The next generation of electronic devices, shape-reconfigurable electronics, show great promise beyond flexible electronics, which can be deformed into 3D curvilinear shapes by passive mechanical strain.
Spatial constraints prevent passive mechanical deformation as electronics get smaller; therefore, physical contact and large, heavy power sources like batteries are required. The materials employed in shape-reconfigurable electronics actively respond to environmental stimuli, including temperature, light, and electricity, and carry out preprogrammed actuation to overcome the inherent limits of small devices.
These materials, known as stimuli-responsive materials, include ‘physical intelligence’ stored inside them. Since they can actively morph their shape into multiple 3D forms and modify their body position through reversible actuation, these physically intelligent materials act as a framework for shape-reconfigurable electronics.
Researchers led by Jeong Jae Wie, an Associate Professor in Hanyang University’s Department of Organic and Nano Engineering, have developed a novel concept of physical intelligence-encoded liquid crystal elastomer-based shape-reconfigurable electronics, demonstrating on-demand locomotion such as crawling, jumping, and sling-shooting small objects.
The material recognized for its use in liquid-crystal displays (LCDs), liquid crystal elastomer (LCE), is one of these promising physical intelligent materials. Combining anisotropic liquid crystalline (LCE) with other conductive fillers expands the potential of LCE as a platform for shape-reconfigurable electronics since its programmable alignment allows direction-controlled shape reconfiguration beyond its usage as a display material.
The research team successfully combined LCE with a highly conductive Ti3C2Tx MXene to build a bilayer structure in this study, which was reported in Nano Energy. MXene is a member of a relatively recent class of two-dimensional (2D) materials distinguished by excellent photo-thermal conversion efficiency and exceptional electrical conductivity.
MXene was successfully transferred to the LCE layer without physical delamination or damage using a specialized in-situ photopolymerization technique.
With a thickness of 370 nm, the MXene layer is 133 times thinner than the LCE layer, giving the bilayer minimal bending stiffness and allowing for good actuation performance.
Additionally, the recently produced LCE/MXene bilayer, known as MLB, has an electrical conductivity that is exceptionally high—roughly 5,300 S cm–1—and can power LEDs. The MLB exhibits photo- and electrothermally-driven actuation capabilities with voltage applications of less than 3.5 V and near-infrared light irradiation.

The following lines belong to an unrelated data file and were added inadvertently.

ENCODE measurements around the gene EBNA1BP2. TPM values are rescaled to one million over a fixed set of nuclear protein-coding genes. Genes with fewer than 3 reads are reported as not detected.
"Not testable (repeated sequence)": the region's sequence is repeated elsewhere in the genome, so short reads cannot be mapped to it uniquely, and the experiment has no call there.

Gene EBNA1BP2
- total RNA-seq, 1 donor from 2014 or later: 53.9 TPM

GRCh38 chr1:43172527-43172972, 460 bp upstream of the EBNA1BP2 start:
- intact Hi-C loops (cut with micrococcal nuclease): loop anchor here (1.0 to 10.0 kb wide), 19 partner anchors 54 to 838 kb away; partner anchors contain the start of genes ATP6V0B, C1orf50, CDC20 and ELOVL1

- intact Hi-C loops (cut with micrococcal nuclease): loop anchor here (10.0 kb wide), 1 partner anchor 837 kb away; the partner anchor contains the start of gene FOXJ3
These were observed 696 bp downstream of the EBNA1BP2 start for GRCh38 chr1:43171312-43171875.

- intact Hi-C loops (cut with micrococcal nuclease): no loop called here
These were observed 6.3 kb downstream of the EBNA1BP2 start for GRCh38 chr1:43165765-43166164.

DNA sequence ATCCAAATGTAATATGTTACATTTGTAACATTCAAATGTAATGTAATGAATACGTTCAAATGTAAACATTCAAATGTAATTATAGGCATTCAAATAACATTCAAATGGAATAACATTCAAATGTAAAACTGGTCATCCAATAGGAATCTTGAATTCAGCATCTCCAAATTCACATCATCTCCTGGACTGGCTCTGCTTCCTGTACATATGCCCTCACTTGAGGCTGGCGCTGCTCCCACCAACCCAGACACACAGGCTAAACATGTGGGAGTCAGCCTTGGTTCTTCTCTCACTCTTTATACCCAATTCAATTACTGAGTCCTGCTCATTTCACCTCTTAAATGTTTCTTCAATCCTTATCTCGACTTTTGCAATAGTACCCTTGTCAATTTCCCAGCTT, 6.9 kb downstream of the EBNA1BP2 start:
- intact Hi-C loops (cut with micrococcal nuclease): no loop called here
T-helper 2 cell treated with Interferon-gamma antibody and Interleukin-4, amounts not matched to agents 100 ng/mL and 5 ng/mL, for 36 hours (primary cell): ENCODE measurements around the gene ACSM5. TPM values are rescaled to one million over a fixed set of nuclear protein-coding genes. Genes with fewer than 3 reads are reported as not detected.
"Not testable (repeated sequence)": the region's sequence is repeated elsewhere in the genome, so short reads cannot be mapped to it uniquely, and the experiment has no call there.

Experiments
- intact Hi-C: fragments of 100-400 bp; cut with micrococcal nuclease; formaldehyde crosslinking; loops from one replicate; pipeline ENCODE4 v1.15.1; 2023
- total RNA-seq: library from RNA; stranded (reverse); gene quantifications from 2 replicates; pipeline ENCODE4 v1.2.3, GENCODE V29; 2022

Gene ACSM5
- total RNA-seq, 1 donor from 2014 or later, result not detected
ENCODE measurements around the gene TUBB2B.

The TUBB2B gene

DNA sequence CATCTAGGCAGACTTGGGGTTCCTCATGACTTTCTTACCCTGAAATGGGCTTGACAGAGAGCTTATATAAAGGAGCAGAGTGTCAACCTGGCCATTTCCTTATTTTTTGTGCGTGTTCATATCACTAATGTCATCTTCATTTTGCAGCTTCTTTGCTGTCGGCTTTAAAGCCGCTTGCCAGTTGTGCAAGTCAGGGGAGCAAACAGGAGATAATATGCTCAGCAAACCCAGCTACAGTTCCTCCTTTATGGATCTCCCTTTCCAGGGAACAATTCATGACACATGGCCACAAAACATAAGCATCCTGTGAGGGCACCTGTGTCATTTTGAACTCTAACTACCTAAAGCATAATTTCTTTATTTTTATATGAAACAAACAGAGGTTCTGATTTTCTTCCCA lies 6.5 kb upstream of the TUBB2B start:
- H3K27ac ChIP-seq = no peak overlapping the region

Taking into consideration the symmetry of assembly, collectively assembled structures were presented to achieve various shape-reconfiguration and movement with MLB.
MLBs that were symmetrically built showed inverse-chiral structure, S-, W-, and flower-like shapes. Moreover, asymmetrically formed MLBs with modifications to the length and molecular alignment of the component MLB units demonstrated directional crawling and rotation.
The asymmetrically constructed MLBs were capable of directed locomotion because of their constantly shifting center of mass during actuation. Motivated by snap-through instability, these assembled MLBs were also able to perform small object sling-shooting and hopping.
To achieve this, the research team developed a rigid paper frame and an alternately built structure that intentionally restricted the assembled MLBs’ ability to reconfigure their shapes and subsequently efficiently stored the elastic energy that resulted.
The completed MLB then used this elastic energy to create mechanical energy through snap-through, which allowed for quick and forceful jumping and sling-shooting motions.
Multi-functionality is a key component for next-generation electronics, and geometrical diversity enables shape-reconfigurable electronics to perform multi-modal actuation and locomotion.
Woongbi Cho, Study First Author and Graduate Research Assistant, Hanyang University
Professor Wie added, “Shape-reconfigurable electronics based on liquid crystal elastomer and MXene successfully extend the application of liquid crystalline polymers. We believe this technique can give insight into form shape-reconfigurable platforms which can be applied in various fields including energy storage devices, antennas, and miniaturized robotic systems.”
Cho, W., et al. (2023) Multi-functional locomotion of collectively assembled shape-reconfigurable electronics. Nano Energy. doi:10.1016/j.nanoen.2023.108953